Another sponsor is RPC3 paddles, which will donate a portion of its sales to help Martin. “RPC3, the company whose paddles I am using, has a promotion that if anyone for the next year buys one of their paddles and uses the promotion code “Traci” at the checkout, they will donate $25.00 to help cover some of my costs. This money will go to cover food and my Rheumatoid medication costs.”
Healthwise, another sponsor, is covering some of Martin’s food costs.
“They’ve got nutritional products that are very high in protein. I did a lot of research to find the right foods to take and Healthwise is the company I wanted to go with.”
Martin is still looking for a tent and sleeping bag sponsors.
“I’ll be taking a four season tent and I need a sleeping bag that’ll keep me warm down to -20 degrees. With my RA, if I’m not warm, I can’t do this. Nothing will stop me faster than the cold. I’ll be wearing wool and a drysuit by day, but I need a warm sleeping bag by night.”
And she’d like to have paddling partners here and there.
“I can paddle about 5.8-6.0 mph on flatwater. I’m going to try to average about a 5.0-5.2 mph pace. If I’m on schedule, I’m willing to meet up with people and paddle with them for a couple hours, talk with them, and maybe go a little bit slower up to lunch and after lunch, put the pedal to the metal. If they want to paddle with me all day, they’ll have to keep up a 5.0 mph on flatwater for as long as we’ll be paddling together.”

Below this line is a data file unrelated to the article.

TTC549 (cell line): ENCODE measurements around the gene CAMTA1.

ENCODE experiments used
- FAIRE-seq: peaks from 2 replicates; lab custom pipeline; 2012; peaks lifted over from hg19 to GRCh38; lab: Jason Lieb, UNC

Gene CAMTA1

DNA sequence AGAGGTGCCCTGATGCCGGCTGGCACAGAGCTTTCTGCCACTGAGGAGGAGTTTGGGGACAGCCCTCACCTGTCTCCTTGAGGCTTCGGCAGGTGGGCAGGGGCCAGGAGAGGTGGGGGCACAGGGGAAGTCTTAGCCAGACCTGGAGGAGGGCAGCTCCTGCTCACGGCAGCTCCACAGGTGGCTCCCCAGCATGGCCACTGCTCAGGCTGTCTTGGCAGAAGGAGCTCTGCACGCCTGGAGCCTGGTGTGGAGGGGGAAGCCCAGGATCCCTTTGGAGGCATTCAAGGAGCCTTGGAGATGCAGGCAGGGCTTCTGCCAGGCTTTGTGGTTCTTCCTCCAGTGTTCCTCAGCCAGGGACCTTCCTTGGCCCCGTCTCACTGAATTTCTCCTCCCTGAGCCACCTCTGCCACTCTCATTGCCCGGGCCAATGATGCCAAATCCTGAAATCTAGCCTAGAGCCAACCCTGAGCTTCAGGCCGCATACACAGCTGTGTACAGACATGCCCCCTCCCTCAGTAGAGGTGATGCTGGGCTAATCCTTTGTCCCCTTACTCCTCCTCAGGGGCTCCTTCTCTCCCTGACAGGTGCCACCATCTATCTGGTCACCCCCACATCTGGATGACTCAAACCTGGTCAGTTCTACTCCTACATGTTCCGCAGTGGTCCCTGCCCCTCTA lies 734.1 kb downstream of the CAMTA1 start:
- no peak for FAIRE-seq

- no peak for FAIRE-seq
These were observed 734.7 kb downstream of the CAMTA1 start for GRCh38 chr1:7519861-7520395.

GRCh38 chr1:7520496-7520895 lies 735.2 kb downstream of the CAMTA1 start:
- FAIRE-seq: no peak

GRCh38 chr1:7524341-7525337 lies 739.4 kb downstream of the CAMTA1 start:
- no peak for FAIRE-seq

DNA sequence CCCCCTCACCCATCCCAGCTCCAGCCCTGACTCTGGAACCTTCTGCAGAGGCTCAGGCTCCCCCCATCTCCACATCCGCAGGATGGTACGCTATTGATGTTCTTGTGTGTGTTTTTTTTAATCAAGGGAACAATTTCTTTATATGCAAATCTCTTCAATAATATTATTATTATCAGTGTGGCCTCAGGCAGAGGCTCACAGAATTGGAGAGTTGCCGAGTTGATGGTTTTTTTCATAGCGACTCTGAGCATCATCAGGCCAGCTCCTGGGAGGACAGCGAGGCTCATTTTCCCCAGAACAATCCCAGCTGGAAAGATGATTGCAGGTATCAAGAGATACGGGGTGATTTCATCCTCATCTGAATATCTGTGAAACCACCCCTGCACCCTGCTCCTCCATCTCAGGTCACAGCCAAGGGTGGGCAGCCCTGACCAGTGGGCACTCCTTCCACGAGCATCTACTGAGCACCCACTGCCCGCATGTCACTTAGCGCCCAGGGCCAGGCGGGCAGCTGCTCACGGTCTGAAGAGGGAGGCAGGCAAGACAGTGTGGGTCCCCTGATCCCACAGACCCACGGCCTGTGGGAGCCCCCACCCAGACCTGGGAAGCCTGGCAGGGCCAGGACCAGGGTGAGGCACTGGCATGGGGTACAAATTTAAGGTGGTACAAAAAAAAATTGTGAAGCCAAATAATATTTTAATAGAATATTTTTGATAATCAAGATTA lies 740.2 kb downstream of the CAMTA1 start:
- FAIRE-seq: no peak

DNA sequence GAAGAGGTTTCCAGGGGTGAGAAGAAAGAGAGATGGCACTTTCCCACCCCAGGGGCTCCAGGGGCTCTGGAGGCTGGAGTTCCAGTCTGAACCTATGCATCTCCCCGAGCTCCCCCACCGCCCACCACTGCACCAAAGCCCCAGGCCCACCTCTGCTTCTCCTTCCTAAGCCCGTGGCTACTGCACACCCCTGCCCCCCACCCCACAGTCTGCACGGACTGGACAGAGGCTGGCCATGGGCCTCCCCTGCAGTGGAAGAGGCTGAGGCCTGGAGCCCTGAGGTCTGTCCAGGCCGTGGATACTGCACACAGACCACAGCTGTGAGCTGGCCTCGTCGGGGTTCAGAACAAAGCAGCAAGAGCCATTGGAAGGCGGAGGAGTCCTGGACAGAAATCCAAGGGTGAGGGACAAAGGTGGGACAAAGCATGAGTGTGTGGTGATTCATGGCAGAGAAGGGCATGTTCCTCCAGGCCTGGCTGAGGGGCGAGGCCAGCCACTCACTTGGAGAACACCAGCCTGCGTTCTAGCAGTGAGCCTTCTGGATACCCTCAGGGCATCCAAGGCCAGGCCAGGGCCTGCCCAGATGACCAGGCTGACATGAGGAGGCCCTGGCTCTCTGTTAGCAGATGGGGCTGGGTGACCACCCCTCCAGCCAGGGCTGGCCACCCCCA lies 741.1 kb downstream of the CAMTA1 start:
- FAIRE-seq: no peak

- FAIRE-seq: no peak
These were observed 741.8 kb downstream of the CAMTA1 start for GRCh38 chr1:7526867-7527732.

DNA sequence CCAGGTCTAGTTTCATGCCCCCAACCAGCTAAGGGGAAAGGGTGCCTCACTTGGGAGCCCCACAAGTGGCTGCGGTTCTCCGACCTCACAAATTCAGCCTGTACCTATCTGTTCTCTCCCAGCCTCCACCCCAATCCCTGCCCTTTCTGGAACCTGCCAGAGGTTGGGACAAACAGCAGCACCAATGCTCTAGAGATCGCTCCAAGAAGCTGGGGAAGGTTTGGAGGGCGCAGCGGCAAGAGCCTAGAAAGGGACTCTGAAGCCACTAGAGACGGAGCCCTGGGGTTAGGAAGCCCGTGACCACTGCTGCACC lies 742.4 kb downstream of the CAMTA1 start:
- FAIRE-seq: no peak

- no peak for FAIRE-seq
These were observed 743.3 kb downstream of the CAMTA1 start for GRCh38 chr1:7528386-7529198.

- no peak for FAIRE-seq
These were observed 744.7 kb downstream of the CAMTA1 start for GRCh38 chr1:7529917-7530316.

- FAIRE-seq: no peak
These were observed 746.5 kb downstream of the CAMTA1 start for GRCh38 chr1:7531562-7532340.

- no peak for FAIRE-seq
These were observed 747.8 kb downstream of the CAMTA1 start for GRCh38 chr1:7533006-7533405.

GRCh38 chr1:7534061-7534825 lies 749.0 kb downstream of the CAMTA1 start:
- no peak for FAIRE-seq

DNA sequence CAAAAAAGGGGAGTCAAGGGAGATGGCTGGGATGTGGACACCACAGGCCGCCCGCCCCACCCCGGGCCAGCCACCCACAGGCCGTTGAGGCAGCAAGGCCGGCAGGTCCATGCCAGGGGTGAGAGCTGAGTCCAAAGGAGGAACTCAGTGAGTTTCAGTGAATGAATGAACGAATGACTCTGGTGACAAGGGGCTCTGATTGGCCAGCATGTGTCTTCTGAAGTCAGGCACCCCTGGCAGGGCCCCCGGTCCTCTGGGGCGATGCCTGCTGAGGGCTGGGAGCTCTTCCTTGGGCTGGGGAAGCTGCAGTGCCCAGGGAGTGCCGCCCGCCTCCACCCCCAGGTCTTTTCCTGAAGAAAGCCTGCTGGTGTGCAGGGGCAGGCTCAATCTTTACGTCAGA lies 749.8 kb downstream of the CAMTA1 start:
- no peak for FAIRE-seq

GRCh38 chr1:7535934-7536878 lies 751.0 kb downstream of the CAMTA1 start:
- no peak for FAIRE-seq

Martin’s paddling pace will vary with wind and currents.
“I’ve done a lot of research on NOAA and I’ve based my route on their charts. I’m going with the water currents and wind as much as possible. The wind flow and currents from Chicago to Washington Island will be both with the wind behind my back and the water flowing with me. The second fastest should be Duluth up to Terrence Bay in Ontario. The slowest will probably be from Mackinaw City to Gary, Indiana, where I’ll be going against the water and wind.”
Storms and RA will also slow her progress.
“Storms will preclude paddling. Those will be my RA rest days too, but as long as I don’t have an RA flare-up, I’ll be paddling. I’m working closely with my rheumatologist to limit the amount of flares and stop them when they do happen. I’ll take my medication with me: Humira and Methotrexate, which is a chemotherapy drug.”
Martin also anticipates great days.
“I’m so looking forward to paddling the Gulf of St. Lawrence. It will be beautiful and the marine wildlife will be phenomenal. There is just so much up there: seals porpoises, whales, and dolphins. There are the French-Canadian people too: Their language and way of life excites me too. I look forward to meeting them. It will be a once in a lifetime opportunity. I’m going to absorb it all like a sponge and hold those memories the rest of my life. I don’t have the time to wait. I’m at the top of my game right now.”
— Read more at www.JustAroundthePointe.com.